3. Toxic people thrive on demonizing others. They are judgmental.They will criticize you, what you’ve done, and what you didn’t do…..overtly or covertly. It’s never about them (yet all about them), and they will lie if it serves them.
  4. Toxic people are in denial about the human experience being a collective one. Let’s face it – no one gets anywhere by themselves alone. We are ALL in this together. Often we may hear a toxic person say: “I have done this all by myself”….which is a sad misrepresentation and misinterpretation of the truth….as no one does anything ‘all by themselves’.
  5. Toxic people are not honest. They misrepresent what truly has happened, exaggerate, and are often habitual fibbers. They will share ‘half truths’ to build the story they wish to create, regardless of what actually happened.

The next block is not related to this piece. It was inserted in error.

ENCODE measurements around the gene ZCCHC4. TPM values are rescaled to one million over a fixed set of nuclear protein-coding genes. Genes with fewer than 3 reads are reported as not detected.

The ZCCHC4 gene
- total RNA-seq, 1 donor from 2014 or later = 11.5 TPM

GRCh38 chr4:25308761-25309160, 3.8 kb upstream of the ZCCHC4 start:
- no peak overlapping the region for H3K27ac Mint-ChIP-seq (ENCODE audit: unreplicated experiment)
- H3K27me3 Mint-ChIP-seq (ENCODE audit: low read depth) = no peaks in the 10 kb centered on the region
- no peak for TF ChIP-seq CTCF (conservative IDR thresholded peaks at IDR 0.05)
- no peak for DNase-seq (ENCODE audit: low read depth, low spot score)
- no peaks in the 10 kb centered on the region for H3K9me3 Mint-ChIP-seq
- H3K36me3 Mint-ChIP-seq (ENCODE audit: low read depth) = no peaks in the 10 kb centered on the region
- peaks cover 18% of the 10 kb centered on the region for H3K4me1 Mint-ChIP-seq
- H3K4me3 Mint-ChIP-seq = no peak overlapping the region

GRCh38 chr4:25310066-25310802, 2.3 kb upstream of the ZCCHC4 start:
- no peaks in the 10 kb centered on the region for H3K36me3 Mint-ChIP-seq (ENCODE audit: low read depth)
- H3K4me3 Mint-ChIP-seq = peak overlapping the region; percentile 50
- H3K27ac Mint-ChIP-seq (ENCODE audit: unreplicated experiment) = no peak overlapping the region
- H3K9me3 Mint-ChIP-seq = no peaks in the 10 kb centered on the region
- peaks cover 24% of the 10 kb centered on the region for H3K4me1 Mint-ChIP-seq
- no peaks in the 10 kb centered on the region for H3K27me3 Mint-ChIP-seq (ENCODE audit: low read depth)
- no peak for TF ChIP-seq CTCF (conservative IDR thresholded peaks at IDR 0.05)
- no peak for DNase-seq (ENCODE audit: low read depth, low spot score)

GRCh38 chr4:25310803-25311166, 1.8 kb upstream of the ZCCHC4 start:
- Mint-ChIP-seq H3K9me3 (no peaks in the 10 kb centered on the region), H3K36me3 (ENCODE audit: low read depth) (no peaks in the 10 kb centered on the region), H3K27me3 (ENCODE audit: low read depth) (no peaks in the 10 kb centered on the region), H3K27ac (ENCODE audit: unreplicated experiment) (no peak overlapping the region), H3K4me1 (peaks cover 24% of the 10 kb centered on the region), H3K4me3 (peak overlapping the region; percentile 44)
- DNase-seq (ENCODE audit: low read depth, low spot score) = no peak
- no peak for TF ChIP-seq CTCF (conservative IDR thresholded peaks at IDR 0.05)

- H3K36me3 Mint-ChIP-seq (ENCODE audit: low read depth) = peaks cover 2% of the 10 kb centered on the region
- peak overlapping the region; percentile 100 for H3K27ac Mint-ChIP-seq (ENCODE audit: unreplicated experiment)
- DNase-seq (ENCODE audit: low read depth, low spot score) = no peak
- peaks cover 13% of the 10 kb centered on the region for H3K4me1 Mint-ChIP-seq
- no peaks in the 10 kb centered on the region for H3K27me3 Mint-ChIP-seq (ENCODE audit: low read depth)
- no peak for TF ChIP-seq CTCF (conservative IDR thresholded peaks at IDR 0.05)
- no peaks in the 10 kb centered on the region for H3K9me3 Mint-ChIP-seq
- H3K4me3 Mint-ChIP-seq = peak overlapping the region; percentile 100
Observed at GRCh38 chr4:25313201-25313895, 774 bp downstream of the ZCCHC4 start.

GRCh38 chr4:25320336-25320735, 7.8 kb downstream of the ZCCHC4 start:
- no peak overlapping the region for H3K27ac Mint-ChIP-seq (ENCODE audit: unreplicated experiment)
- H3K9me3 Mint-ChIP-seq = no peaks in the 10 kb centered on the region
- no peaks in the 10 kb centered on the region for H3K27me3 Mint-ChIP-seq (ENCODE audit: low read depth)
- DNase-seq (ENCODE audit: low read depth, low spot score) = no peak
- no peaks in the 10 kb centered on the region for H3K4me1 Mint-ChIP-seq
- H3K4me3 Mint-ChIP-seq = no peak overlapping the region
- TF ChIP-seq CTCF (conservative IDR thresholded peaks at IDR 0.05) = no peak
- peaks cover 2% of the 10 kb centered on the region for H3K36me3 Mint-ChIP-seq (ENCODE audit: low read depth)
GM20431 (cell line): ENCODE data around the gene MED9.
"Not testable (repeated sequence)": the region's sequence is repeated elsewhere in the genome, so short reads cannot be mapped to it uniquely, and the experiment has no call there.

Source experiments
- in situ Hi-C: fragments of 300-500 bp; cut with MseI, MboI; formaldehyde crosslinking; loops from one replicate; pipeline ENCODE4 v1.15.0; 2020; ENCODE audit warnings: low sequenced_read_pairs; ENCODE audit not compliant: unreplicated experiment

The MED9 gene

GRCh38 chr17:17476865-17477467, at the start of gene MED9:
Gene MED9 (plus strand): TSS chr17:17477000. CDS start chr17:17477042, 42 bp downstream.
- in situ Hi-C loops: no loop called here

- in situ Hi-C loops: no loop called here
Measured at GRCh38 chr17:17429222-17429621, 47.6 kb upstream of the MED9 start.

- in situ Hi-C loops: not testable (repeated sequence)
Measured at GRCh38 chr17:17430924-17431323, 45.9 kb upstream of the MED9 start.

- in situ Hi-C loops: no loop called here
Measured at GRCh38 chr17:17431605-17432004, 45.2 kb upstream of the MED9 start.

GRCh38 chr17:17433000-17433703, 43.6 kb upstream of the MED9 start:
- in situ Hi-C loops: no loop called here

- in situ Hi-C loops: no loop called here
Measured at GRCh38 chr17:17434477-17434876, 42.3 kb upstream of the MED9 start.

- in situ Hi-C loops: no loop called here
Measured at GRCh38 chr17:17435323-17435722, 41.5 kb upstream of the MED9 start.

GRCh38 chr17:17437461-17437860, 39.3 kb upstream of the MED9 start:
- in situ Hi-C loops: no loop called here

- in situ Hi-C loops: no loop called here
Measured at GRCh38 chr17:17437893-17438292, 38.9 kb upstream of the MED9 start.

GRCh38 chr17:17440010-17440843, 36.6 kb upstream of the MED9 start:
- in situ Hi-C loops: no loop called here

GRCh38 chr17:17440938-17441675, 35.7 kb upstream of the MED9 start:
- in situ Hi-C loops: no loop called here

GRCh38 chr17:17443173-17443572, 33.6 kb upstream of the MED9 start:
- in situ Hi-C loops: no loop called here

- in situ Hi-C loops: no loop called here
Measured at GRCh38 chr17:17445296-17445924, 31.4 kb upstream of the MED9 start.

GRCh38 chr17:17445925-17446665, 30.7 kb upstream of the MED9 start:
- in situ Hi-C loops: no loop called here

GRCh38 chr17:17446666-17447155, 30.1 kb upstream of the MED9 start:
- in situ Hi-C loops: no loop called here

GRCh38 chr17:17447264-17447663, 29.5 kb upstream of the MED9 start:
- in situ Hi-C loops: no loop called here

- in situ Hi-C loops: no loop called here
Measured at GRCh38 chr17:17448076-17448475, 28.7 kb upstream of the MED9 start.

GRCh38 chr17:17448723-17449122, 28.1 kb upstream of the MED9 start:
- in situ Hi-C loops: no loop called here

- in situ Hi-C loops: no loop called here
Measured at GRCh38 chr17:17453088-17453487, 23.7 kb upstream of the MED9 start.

6. Toxic people try to put you on the defensive. These individuals believe they are right and ‘supreme’ in their judgment. Remember, they are supreme manipulators….and most often, manipulators simply of the truth.

Have you ever experienced a relationship like this? Who hasn’t?! So what do we do when we have folks in our lives like this? A few observations:

  1. One will never change the spots on a leopard. Thus, as Maya Angelou so aptly said: “When people show you who they are, believe them.” The only way individuals change is if THEY WANT TO CHANGE. In the coaching profession, we have learned that it is impossible to coach a person who does not want to be coached or to change. So, we have to accept the situation as it is.